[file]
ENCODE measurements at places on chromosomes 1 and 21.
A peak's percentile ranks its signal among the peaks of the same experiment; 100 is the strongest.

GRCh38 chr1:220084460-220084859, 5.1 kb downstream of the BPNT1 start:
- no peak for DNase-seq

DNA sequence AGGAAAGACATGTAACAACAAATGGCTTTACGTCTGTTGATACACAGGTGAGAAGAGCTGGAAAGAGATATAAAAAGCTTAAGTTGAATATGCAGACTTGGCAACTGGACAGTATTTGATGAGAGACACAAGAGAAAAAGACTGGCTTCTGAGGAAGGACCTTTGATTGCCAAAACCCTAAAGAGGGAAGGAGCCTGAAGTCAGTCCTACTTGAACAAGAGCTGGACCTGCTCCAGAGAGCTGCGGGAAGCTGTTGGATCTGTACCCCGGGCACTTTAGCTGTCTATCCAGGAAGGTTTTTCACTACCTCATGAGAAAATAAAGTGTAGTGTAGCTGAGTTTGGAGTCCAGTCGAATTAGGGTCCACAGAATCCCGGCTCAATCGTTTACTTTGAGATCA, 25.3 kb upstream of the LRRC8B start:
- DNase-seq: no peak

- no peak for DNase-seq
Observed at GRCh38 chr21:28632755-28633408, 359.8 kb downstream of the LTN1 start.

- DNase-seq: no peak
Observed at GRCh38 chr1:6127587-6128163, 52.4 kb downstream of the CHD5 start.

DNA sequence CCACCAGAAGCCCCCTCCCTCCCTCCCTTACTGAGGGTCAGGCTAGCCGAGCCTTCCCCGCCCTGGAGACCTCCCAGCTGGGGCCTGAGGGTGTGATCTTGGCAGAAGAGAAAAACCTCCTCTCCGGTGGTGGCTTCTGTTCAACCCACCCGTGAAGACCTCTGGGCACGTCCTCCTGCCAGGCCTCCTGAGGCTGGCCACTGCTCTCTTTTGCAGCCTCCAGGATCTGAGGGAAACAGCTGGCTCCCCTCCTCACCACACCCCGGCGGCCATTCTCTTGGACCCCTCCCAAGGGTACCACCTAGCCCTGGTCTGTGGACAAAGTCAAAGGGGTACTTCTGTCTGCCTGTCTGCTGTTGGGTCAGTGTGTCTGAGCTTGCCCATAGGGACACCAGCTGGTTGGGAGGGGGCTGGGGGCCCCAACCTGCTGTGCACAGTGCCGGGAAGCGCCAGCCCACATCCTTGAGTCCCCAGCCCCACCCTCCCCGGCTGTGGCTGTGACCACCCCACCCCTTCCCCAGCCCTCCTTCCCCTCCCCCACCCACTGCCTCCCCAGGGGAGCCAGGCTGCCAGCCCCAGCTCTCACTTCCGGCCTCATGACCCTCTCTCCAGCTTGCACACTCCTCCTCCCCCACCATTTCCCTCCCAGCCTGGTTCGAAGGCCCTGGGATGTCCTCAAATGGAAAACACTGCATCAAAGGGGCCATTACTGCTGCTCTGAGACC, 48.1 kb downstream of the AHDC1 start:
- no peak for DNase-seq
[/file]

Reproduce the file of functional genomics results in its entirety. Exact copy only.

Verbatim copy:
ENCODE measurements at places on chromosomes 1 and 21.
A peak's percentile ranks its signal among the peaks of the same experiment; 100 is the strongest.

GRCh38 chr1:220084460-220084859, 5.1 kb downstream of the BPNT1 start:
- no peak for DNase-seq

DNA sequence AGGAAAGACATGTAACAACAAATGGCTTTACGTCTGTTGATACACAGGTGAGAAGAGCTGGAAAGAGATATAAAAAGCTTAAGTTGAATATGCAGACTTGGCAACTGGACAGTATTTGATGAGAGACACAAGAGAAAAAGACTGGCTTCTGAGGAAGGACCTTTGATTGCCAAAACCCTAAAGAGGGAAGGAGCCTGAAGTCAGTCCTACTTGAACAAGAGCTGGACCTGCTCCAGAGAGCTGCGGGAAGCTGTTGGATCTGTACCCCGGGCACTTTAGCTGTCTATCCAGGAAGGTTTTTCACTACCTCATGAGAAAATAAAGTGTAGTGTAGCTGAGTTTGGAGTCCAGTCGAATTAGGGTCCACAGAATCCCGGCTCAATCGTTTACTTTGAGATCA, 25.3 kb upstream of the LRRC8B start:
- DNase-seq: no peak

- no peak for DNase-seq
Observed at GRCh38 chr21:28632755-28633408, 359.8 kb downstream of the LTN1 start.

- DNase-seq: no peak
Observed at GRCh38 chr1:6127587-6128163, 52.4 kb downstream of the CHD5 start.

DNA sequence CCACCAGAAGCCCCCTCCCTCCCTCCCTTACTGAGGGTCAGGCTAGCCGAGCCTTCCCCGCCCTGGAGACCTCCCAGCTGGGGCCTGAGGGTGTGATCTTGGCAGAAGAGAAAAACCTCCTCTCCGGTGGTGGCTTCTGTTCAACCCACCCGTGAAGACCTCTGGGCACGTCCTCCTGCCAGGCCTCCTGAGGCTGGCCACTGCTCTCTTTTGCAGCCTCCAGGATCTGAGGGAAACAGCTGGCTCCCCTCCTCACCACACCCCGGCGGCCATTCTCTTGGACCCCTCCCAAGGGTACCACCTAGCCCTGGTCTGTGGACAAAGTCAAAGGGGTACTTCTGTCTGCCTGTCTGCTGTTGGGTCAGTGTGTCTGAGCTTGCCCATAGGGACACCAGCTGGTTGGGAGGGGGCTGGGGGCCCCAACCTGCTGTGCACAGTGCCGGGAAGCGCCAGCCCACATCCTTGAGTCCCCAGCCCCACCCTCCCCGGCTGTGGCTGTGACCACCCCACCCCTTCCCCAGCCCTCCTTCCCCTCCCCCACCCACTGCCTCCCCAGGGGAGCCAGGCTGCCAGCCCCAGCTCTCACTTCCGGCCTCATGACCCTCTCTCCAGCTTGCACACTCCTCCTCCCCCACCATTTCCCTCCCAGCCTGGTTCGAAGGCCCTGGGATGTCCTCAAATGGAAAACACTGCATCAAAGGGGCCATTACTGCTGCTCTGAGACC, 48.1 kb downstream of the AHDC1 start:
- no peak for DNase-seq